Forex Central Bank Matchup: BOC vs. RBNZ

Now that a couple of major central banks already had their say, it’s time to take a closer look at their monetary policy statements to see how these can affect longer-term forex price action. Here’s a quick recap of the announcements from the Bank of Canada (BOC) and the Reserve Bank of New Zealand (RBNZ):

BOC: Interest rate unchanged at 0.50%

As expected, BOC Governor Stephen Poloz and his gang of policymakers decided to sit on their hands for the time being, keeping the benchmark interest rate unchanged at 0.50%.

In their official statement, central bank authorities acknowledged that some of the downside pressures on core inflation have been offset by the recent depreciation of the Canadian dollar. Policymakers also noted that solid household spending and the firm recovery in the U.S. are supporting Canada’s economic prospects. In other words, the folks over at the BOC don’t seem to be too concerned about a potential slowdown just yet.

However, BOC officials also pointed out that the increased uncertainty surrounding China’s growth prospects could pose a risk to the global economic recovery. Still, Governor Poloz assured that their rate cuts earlier this year are already working their magic and that the “current stance of monetary policy is appropriate.”

RBNZ: Rate cut from 3.00% to 2.75%

As I’ve mentioned in my RBNZ statement preview, the central bank was widely expected to announce back-to-back rate cuts. And that’s exactly what they did!

After lowering the official cash rate (OCR) from 3.25% to 3.00% in July, RBNZ head Graeme Wheeler decided to take it down to 2.75% in this week’s policy decision. While Wheeler also said that the Kiwi’s depreciation is helping mitigate some of the effects of falling commodity prices, he emphasized that export activity still remains feeble.

Aside from that, the RBNZ’s official statement also reflected concerns about China and East Asia, as policymakers mentioned that this has spurred financial market volatility and contributed to weaker commodities. On a more positive note, RBNZ officials acknowledged how tourism, migration, and construction activity have been keeping the economy afloat. Despite this, the RBNZ concluded that “some further easing in the OCR seems likely.”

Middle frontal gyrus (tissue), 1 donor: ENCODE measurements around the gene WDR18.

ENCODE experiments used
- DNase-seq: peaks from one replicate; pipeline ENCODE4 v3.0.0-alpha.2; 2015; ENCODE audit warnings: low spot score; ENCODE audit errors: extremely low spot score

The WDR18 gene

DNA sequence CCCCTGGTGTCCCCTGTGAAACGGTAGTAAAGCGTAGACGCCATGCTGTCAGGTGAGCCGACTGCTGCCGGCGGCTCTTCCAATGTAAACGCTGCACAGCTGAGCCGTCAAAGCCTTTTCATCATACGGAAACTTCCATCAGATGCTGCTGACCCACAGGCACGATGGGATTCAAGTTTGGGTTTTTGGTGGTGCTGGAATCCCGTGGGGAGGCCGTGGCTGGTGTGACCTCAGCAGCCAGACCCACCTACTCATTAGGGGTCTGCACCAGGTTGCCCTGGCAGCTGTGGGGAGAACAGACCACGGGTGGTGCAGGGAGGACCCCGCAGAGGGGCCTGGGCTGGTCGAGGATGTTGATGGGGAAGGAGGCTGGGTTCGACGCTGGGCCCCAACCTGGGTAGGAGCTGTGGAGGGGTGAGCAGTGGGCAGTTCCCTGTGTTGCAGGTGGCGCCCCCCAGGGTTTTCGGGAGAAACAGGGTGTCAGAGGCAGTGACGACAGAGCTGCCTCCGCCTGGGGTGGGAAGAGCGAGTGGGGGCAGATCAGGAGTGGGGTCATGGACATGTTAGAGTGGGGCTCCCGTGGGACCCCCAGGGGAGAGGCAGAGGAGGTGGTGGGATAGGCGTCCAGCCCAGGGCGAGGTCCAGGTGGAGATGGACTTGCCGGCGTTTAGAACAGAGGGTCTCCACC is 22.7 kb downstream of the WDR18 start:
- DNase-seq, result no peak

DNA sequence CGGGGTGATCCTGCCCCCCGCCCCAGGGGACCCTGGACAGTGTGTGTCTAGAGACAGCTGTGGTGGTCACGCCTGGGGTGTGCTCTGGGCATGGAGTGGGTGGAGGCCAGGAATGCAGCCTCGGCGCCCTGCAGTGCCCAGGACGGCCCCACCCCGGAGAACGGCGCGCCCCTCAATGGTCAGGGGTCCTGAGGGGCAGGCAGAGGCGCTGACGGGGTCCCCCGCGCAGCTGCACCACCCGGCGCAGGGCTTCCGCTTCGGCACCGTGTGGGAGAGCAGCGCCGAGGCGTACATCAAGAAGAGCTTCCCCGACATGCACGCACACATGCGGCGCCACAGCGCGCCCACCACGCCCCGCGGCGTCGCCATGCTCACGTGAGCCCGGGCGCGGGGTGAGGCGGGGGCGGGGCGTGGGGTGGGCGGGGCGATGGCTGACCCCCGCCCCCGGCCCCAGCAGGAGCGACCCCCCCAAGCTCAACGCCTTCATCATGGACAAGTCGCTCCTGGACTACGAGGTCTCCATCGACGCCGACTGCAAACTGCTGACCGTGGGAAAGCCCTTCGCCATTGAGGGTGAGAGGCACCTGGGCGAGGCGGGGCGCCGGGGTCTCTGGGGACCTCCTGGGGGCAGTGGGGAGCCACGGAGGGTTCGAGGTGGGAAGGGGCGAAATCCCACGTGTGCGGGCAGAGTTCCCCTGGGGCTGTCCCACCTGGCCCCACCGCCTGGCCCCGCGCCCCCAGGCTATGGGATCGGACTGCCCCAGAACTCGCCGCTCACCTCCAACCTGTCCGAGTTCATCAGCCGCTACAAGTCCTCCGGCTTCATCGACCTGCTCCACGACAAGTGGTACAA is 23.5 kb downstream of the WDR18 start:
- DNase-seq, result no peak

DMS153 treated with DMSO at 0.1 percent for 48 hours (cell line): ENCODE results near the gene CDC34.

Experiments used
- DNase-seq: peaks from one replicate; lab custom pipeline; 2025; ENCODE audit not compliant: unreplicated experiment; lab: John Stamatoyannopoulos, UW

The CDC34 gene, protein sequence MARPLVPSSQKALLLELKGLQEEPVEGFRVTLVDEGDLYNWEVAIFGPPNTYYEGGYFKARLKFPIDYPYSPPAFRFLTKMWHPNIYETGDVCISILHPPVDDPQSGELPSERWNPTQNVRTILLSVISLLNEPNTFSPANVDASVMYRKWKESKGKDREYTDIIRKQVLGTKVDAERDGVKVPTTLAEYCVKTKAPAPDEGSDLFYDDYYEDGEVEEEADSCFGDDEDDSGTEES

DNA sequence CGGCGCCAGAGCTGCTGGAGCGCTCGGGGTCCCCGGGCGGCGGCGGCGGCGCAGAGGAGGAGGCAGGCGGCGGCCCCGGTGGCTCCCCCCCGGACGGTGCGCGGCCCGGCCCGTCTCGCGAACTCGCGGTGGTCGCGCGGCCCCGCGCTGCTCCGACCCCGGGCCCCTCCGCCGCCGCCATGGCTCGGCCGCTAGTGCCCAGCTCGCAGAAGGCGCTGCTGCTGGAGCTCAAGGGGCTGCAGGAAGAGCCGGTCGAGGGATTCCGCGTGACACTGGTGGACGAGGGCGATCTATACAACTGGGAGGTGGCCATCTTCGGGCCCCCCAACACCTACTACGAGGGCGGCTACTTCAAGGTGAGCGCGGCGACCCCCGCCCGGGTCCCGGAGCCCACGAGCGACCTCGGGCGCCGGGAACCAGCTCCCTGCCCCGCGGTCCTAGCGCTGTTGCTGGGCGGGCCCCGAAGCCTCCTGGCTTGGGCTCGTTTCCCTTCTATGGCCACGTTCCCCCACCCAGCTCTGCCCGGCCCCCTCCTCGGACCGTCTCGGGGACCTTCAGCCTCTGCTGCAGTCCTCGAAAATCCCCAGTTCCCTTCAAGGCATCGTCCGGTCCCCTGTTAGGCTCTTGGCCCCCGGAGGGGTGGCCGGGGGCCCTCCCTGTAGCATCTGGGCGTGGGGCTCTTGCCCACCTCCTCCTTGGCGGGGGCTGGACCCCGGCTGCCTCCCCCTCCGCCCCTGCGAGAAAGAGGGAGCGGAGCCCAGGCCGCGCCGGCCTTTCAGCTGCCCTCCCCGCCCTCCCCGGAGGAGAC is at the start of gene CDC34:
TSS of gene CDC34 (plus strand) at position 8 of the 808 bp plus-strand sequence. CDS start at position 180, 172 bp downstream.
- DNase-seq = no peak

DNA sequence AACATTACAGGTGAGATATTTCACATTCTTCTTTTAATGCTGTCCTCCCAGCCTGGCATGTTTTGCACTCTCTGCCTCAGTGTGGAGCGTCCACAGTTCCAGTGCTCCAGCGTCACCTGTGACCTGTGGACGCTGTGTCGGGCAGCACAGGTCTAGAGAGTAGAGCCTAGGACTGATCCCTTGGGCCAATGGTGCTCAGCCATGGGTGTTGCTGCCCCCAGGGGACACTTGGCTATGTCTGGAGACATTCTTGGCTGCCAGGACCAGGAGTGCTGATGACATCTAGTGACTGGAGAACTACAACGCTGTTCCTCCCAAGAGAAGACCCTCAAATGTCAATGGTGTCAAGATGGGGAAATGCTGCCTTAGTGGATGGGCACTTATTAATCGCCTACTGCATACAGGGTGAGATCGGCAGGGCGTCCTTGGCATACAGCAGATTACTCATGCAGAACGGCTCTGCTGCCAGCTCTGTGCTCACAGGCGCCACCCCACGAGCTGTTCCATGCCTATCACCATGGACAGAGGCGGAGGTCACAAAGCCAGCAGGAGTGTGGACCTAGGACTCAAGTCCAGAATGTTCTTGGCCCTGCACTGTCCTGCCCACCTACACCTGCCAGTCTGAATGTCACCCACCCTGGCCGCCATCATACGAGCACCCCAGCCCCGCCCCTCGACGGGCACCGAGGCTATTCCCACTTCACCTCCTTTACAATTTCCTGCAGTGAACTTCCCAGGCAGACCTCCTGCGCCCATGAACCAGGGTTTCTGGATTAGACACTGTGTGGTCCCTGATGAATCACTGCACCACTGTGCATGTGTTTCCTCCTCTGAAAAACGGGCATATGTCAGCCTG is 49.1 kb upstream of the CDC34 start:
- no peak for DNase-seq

How do I make forex profits from all this?

Excellent question! As you’ve probably learned from our School of Pipsology on Fundamental Analysis, you can be able to ride forex trends by pairing a relatively strong currency with a weaker one. In this case, you’ve got the BOC suggesting that no further rate cuts are likely while the RBNZ hinted that additional easing is possible, which means that the Loonie has a much stronger footing compared to the Kiwi.

NZD/CAD 15-min Forex Chart

NZD/CAD 15-min Forex Chart

If you’ve already thought of shorting NZD/CAD during all this, give yourself a pat on the back! But if you’ve missed the sharp forex selloff following the BOC and RBNZ policy announcements, there might still be a chance to catch a potential breakdown.

  • ForExchange

    Hi Forex Gump,

    thanks for the write ups on Central Banks. They always help to have a quick summary of the ongoing fundamentals.

    If I may, there is one point I do not 100% agree what is written. You said it is good to match a weak with a strong currency, which is absolutely true. However your matchup (NZD/CAD) might not really fulfill this statement. On one side I agree that NZD is weak, but CAD is maximum neutral for me. After all, only because they do not cut interest rates further on IMO it does not mean CAD is strong.

    One question, can you please ask the site developer (the support email address) to answer my mail? I have an ongoing discussion but I wait usually 3-4 weeks in average for an answer and the discussion is moving on extremely slowly.


    • ruben

      i kind agree w
      ith you, i prefer short nzdusd,

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